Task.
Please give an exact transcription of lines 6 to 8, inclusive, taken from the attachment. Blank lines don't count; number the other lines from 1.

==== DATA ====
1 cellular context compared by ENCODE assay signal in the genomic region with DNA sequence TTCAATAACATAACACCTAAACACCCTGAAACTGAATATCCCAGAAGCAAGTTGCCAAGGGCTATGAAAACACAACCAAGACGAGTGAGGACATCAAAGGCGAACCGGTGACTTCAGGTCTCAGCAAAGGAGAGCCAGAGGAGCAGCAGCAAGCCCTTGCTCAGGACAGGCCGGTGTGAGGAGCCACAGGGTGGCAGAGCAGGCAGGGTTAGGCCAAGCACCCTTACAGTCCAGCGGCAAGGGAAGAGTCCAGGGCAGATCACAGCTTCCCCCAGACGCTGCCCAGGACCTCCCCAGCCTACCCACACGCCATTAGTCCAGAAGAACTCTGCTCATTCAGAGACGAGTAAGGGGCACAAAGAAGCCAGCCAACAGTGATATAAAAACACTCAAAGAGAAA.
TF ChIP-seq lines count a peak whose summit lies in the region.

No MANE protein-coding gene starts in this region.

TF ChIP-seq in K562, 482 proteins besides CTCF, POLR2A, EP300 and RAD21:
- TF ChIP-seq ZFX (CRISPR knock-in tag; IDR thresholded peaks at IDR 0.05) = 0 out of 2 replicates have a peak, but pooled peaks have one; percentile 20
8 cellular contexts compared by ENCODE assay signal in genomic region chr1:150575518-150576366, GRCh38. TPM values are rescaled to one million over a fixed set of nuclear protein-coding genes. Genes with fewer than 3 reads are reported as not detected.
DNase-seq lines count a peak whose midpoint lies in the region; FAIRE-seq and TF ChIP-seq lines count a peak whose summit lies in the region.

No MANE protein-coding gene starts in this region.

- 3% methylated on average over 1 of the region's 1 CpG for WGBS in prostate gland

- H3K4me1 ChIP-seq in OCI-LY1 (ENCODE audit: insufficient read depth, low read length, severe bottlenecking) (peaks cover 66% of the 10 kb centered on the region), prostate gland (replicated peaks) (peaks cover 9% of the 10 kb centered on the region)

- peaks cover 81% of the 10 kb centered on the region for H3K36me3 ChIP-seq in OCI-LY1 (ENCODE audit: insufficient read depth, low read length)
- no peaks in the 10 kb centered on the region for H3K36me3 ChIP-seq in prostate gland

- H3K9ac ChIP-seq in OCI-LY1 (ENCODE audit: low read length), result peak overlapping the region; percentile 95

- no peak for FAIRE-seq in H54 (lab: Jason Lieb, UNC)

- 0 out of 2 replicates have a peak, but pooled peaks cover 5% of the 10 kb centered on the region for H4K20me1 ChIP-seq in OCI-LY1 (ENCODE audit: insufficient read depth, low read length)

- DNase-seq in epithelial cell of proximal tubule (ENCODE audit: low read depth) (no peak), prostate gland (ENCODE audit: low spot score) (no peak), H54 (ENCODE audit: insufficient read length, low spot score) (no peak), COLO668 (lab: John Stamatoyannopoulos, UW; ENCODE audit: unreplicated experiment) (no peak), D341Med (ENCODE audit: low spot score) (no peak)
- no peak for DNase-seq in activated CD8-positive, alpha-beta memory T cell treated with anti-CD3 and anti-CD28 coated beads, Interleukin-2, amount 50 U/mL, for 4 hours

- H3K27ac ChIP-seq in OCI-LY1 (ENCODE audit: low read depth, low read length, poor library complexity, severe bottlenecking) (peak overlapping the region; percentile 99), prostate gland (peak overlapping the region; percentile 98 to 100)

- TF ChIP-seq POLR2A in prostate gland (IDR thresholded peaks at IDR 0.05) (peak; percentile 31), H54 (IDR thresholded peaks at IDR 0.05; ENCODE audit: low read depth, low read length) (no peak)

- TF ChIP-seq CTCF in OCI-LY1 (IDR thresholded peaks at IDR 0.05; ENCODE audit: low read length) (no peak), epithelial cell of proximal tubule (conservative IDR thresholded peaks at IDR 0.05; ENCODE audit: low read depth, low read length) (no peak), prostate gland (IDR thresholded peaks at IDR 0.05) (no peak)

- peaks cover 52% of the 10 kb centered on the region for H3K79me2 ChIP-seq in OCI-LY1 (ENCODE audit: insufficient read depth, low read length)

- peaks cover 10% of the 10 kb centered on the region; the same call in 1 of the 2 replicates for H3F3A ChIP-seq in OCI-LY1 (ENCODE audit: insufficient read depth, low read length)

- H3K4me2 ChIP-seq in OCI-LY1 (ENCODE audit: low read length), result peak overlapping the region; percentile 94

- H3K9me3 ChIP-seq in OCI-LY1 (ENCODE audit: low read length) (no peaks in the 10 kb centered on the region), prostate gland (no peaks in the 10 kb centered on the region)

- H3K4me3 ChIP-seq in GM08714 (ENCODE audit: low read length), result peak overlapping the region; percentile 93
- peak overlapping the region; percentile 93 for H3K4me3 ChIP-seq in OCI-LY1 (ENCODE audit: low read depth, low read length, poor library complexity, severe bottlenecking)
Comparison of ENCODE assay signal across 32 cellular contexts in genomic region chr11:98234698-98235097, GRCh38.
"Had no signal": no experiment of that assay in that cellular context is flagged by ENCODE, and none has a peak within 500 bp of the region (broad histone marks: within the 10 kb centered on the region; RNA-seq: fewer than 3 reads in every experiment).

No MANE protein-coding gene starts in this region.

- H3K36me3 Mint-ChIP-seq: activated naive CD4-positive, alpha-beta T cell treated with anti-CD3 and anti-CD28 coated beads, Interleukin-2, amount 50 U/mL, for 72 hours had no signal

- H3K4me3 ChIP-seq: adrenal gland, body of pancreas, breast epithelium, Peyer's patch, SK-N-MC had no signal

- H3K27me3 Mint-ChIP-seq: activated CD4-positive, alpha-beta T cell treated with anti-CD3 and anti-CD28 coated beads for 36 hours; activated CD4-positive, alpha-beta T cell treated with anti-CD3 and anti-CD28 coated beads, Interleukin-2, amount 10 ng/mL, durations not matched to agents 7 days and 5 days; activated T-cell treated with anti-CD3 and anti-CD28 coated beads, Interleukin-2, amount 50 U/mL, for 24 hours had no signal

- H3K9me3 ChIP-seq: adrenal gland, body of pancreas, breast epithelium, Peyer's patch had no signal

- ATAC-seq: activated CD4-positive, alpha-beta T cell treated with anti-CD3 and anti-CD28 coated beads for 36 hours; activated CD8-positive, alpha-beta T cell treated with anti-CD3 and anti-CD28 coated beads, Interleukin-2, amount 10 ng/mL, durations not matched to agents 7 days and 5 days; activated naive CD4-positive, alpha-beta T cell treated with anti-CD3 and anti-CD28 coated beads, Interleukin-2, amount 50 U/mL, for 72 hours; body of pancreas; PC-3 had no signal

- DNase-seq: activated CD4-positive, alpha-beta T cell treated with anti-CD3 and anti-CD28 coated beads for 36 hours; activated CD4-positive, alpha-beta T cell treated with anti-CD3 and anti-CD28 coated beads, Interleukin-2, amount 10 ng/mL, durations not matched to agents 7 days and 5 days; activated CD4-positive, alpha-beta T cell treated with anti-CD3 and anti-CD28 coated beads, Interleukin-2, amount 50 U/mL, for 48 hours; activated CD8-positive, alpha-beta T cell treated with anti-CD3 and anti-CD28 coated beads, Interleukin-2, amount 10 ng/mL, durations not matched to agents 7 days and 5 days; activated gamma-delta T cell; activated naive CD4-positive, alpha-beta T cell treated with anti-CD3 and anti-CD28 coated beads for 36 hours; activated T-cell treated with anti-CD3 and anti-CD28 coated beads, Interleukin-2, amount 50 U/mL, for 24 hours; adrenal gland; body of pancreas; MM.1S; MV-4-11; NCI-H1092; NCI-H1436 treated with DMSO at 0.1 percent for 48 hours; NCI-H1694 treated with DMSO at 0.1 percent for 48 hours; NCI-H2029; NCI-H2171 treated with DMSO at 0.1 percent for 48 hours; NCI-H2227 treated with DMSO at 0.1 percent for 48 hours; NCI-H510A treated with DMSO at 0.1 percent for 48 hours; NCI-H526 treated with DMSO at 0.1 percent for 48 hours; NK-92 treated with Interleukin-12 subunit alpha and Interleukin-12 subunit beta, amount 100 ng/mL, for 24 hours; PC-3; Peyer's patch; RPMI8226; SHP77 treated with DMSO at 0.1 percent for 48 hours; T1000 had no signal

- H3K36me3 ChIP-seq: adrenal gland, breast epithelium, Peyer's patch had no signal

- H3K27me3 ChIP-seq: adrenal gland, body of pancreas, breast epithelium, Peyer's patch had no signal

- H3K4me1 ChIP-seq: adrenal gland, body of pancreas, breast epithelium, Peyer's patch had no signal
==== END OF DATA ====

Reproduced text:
8 cellular contexts compared by ENCODE assay signal in genomic region chr1:150575518-150576366, GRCh38. TPM values are rescaled to one million over a fixed set of nuclear protein-coding genes. Genes with fewer than 3 reads are reported as not detected.
DNase-seq lines count a peak whose midpoint lies in the region; FAIRE-seq and TF ChIP-seq lines count a peak whose summit lies in the region.

No MANE protein-coding gene starts in this region.